Whether I’m wearing my writer hat or investor hat, I do my best to stay within my self-defined circle of competence bordered by these areas:
Open source (software and hardware)
A subset of China tech that overlaps with the three areas above
Technologies that have a strong influence on or by geopolitics and US domestic politics
This seemingly random collection of topics would make a lot more sense if you have a moment to peruse the About page. It is a rather tightly defined circle. Luckily, it has also been a quickly expanding one with surprising entrants, e.g. TSMC in Arizona.
The one big lesson I learned in 2022 about operating within one’s circle of competence is to be directionally flexible. I used to think that investing within that circle is solely about finding the winners and going long. Later on, it dawned on me that shorting the losers within that circle is an equally valid way to stress-test my competence. Furthermore, given that Fed policies have become major factors in all forms of investing, while globalization is (likely) dead, knowing how to spot “short-term losers” who are actually “long-term winners”, turns out to be a perfectly good way to invest within my circle of competence as well. One marker of competence is knowing how short is too short, how long is too long, given the circumstances.
Sadly, I did not learn this lesson until mid-2022 or our performance would have been better. That being said, I do not ever intend to be a professional short seller, even though this class of investors made out like bandits last year. From my experience, the best way to become competent (and stay competent) in any industry is to have an insatiable appetite for continuous learning that’s motivated by optimism. It is very hard to keep learning about something that you are inherently pessimistic about and don't think will work. Of course, we don’t live in fantasies and there are always things that will, in fact, not work. So we all have to choose our “circles” wisely.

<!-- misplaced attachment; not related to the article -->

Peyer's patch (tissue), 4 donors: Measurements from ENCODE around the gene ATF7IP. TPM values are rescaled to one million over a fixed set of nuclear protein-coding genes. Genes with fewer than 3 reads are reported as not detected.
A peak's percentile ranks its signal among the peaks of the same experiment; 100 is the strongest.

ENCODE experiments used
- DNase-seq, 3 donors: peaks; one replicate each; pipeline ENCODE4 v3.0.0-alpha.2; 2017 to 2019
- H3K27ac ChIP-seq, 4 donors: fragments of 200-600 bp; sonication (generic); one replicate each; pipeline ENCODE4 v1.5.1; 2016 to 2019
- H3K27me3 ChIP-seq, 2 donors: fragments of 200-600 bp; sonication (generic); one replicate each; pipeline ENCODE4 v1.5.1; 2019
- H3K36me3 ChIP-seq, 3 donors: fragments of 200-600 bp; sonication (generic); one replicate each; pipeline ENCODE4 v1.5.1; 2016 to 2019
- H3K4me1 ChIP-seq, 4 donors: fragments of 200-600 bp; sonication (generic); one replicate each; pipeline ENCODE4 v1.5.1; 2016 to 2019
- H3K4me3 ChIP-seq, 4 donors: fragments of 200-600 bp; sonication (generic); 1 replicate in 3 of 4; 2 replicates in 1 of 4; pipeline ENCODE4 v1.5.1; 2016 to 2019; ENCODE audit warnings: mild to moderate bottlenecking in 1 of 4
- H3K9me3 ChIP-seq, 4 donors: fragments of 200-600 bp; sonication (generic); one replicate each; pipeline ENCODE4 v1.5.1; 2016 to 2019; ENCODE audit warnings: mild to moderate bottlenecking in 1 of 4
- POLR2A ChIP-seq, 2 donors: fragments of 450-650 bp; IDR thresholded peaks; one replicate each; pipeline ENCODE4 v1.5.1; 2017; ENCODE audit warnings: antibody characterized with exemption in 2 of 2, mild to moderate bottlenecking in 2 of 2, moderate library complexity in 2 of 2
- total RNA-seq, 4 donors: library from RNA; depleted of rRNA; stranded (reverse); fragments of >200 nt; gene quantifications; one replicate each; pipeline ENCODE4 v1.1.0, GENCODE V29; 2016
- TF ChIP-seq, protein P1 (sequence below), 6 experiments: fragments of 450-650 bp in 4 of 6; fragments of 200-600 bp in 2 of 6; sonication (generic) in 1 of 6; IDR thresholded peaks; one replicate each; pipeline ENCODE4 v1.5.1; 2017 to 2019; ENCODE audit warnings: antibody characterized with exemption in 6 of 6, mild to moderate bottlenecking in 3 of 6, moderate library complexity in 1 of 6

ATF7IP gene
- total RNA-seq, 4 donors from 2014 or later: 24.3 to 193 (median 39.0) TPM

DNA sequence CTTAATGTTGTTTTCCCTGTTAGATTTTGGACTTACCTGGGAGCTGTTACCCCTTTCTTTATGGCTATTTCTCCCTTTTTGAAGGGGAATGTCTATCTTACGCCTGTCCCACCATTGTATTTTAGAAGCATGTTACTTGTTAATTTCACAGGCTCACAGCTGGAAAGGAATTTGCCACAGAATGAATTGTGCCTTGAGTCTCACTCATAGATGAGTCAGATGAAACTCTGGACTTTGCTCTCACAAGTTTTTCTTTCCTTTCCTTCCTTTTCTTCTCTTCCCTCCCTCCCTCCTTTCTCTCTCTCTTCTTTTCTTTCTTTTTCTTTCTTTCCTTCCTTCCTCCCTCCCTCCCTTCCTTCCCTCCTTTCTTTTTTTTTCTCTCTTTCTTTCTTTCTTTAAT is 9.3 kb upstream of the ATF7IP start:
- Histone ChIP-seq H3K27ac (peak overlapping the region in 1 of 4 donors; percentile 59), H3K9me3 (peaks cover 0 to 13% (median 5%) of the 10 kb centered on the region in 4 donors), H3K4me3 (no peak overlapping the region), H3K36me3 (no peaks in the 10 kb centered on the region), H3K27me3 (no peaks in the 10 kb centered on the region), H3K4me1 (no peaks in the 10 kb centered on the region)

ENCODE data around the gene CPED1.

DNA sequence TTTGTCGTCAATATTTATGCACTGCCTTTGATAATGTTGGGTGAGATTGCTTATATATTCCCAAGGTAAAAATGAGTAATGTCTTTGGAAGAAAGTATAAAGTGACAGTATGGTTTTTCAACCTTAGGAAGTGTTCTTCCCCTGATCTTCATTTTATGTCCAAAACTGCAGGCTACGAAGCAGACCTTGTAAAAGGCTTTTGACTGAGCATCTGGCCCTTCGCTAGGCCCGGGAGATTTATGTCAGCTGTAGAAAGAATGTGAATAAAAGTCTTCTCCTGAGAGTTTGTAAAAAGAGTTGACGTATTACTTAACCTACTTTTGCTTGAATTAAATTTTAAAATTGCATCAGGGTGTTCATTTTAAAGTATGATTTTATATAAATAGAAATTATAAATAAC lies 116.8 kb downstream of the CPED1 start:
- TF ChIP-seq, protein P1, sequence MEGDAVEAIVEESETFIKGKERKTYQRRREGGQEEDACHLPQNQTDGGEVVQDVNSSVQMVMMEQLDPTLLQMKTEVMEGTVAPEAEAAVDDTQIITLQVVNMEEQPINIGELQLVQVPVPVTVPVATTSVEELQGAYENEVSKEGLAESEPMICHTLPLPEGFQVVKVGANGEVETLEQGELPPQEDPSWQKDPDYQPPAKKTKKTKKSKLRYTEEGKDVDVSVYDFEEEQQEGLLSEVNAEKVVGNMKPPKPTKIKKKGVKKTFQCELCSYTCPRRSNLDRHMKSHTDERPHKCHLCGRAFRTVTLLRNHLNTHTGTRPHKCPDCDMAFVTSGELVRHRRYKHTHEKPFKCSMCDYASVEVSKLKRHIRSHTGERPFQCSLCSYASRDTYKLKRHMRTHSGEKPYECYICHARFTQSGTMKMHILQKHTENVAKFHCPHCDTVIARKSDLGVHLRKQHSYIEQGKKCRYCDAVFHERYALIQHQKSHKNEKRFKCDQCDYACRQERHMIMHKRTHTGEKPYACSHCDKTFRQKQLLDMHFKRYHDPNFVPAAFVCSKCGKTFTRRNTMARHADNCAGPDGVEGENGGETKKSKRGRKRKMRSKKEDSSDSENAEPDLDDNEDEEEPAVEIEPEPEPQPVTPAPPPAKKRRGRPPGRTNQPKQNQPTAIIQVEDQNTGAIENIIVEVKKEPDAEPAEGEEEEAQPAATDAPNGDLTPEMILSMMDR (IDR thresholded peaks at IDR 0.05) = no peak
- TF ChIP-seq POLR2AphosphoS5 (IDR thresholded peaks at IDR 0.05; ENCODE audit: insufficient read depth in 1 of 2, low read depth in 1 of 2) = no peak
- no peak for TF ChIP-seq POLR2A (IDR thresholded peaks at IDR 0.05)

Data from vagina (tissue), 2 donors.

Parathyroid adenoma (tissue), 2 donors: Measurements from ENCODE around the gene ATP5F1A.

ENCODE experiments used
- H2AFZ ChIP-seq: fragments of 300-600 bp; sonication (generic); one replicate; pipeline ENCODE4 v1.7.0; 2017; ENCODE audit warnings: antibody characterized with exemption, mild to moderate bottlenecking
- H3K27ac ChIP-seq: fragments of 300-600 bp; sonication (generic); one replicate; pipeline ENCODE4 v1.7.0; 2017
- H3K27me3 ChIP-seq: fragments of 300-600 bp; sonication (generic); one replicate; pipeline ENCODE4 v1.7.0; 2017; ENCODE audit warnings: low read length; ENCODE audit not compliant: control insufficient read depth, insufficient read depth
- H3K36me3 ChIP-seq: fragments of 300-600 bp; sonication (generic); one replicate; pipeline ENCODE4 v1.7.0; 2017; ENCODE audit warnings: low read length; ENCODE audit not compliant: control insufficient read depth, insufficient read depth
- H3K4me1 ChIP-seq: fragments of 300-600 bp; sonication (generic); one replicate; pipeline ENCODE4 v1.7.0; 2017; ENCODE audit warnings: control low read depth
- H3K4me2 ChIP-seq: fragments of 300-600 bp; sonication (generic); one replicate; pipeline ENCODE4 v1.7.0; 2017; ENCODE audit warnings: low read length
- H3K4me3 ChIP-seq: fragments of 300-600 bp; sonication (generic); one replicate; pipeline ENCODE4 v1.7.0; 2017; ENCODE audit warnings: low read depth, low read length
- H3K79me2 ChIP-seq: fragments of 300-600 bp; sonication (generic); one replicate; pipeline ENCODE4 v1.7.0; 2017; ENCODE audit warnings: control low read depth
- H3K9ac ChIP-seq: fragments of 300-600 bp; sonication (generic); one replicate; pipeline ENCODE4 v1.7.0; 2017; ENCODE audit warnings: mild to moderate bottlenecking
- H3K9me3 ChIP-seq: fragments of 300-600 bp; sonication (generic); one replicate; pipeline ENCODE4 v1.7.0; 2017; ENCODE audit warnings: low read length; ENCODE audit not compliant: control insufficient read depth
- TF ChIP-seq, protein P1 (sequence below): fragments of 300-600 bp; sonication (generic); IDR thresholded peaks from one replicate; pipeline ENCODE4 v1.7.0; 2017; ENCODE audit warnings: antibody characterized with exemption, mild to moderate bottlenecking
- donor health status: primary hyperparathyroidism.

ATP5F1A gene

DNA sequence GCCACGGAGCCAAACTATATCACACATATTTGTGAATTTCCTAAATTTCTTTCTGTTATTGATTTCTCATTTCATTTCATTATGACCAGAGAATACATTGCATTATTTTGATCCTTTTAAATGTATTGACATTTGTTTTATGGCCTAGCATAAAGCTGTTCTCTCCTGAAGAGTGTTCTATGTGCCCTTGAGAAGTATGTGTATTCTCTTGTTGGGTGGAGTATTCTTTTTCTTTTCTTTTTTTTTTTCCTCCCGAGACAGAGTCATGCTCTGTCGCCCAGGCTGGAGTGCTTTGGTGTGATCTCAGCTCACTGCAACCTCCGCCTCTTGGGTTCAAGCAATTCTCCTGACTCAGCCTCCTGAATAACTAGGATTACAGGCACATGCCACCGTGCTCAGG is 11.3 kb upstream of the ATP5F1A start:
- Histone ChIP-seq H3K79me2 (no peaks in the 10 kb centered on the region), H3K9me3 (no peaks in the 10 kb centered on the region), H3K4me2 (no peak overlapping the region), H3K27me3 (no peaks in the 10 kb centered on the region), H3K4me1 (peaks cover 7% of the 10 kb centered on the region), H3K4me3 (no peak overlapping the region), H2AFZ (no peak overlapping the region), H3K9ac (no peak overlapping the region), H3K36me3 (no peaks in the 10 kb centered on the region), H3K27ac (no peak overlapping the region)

Even though I shorted quite a few companies in the DevOps and cloud infrastructure realm last year, I continue to think these industries, led by a dramatic increase in developers globally, have promising years of growth ahead. However, the immediate view beyond the windshield still looks bumpy, so continuing to stay directionally flexible as the “sideways market” continues is a key lesson learned.
Widen By Writing
The nice thing about writing a weekly newsletter that’s intentionally eclectic is that it serves as both a live polling of interests and an avenue to widen my circle of competence, however slowly. (How eclectic? Last year, we wrote about topics ranging from how data center locations and reproductive rights intersect to a product overview of China’s digital currency, the e-CNY.) Writing eclectically, in conjunction with active investing, over the last three years has been a constant source of self-improvement and joy.